And so.  From the moment I left home I’ve been seeking the light.  Never for one moment taking it for granted.  I will record it with my camera, I will pause to let it wash over my soul.  I will throw those curtains wide wherever I go.  In fact sometimes I don’t even bother with curtains at all.  Keen not to shut out one single grain of magical light.


And right now.  Right now the light is so good.  Even on a gloomy day the sky is wide.  The light plays somewhere.  It hits the wall just there or sparkles on the sink over here.  It fills the space, it fills my soul.  I breath it in and I’m so very thankful.



What a lovely post Rebecca! Your images are beautiful and the way you write so touching. The ideas you talk about put me in mind of a great book an artist friend of mine put my way – In Praise of Shadows by Jun’ichirō Tanizaki – all about the idea that it’s the dark, scary shadowy parts of life that makes the light so beautiful…

Dear Rebecca,
I have just re-read this beautiful, heart-fending piece (perhaps I have already commented, or maybe I did so on Instagram ?). I am moved by the profound simplicity (if that isn’t a contradiction) of your photos and the strength and sensitivity of your writing. Think I might be your biggest fan!
So glad to « know » you albeit through social media.

Oh my goodness Claire! What a kind and thoughtful comment. Thank you so much for these sweet words x

What a beautifully-told childhood memory, and these photos are stunning.

Light makes such a difference in photography and I imagine in a place like Ireland, which doesn’t get much sunshine, it must be all the more dramatic when it does appear.

Oh Rebecca this is just so beautiful. Gently moving and so sensitively written. You are one of the sunniest people I know, and while I’m sad for your mother that she didn’t perhaps experience life joyously I’m so glad that your childhood yielded a different outlook. Sending you sunny hugs from damp and drizzly Bristol. Xx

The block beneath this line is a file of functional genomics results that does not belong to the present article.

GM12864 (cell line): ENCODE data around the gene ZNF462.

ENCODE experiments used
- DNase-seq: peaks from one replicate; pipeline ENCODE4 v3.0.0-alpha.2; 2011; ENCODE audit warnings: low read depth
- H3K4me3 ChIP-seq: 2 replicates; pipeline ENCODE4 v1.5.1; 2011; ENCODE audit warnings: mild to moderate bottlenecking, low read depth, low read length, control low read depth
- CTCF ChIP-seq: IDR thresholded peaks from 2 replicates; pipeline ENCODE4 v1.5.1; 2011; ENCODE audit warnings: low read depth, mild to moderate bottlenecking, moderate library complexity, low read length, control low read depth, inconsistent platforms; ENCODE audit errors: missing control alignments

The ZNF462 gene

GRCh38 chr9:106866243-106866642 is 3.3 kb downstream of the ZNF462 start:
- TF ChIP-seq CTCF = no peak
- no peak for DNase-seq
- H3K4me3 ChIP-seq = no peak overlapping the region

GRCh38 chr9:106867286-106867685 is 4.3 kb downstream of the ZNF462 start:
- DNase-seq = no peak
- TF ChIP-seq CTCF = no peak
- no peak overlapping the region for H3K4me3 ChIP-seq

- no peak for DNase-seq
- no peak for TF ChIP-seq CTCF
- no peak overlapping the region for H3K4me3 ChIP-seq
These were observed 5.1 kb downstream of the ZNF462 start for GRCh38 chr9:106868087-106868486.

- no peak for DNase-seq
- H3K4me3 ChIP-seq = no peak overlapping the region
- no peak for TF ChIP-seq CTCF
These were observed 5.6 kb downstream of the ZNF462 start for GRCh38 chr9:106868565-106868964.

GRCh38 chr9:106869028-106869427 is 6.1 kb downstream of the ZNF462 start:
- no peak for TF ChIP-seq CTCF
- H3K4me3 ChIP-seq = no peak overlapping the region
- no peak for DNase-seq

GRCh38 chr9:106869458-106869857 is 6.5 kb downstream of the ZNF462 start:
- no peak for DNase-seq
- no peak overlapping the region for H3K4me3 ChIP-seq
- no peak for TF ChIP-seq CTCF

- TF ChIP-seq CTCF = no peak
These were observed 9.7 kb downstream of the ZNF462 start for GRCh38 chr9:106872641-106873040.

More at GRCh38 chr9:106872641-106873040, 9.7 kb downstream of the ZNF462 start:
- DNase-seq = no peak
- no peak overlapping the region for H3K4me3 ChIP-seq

Ah, thank you my lovely friend. I really do think that one of the gifts my mother unsuspectingly gave me was the ability to look for the light in life and a determination seek joy and they’ve been very useful tools to have. Wishing you some sunshine down in Bristol. Heck wishing the whole blummin’ country some sunshine, I swear I just saw Noah walking past on his way to round up the animals!

Rebecca this is beautiful. . . and so sad. You’re mum must have been very frightened and troubled and you must have been frightened. You’re mum’s ‘quirks’ have given you a gift and heightened your senses. Reminds me of some of our great musicians who are blind; I always wonder if they would have been so great had they had their sight.


Thank you so much for reading and commenting Elaine. She was definitely troubled and they were very different times, one of the wonderful, powerful things about the internet is how much more educated we can now be about these things and I am definitely glad that it gave me the ability to look for light and moments of joy. They’ve been great tools to have through life.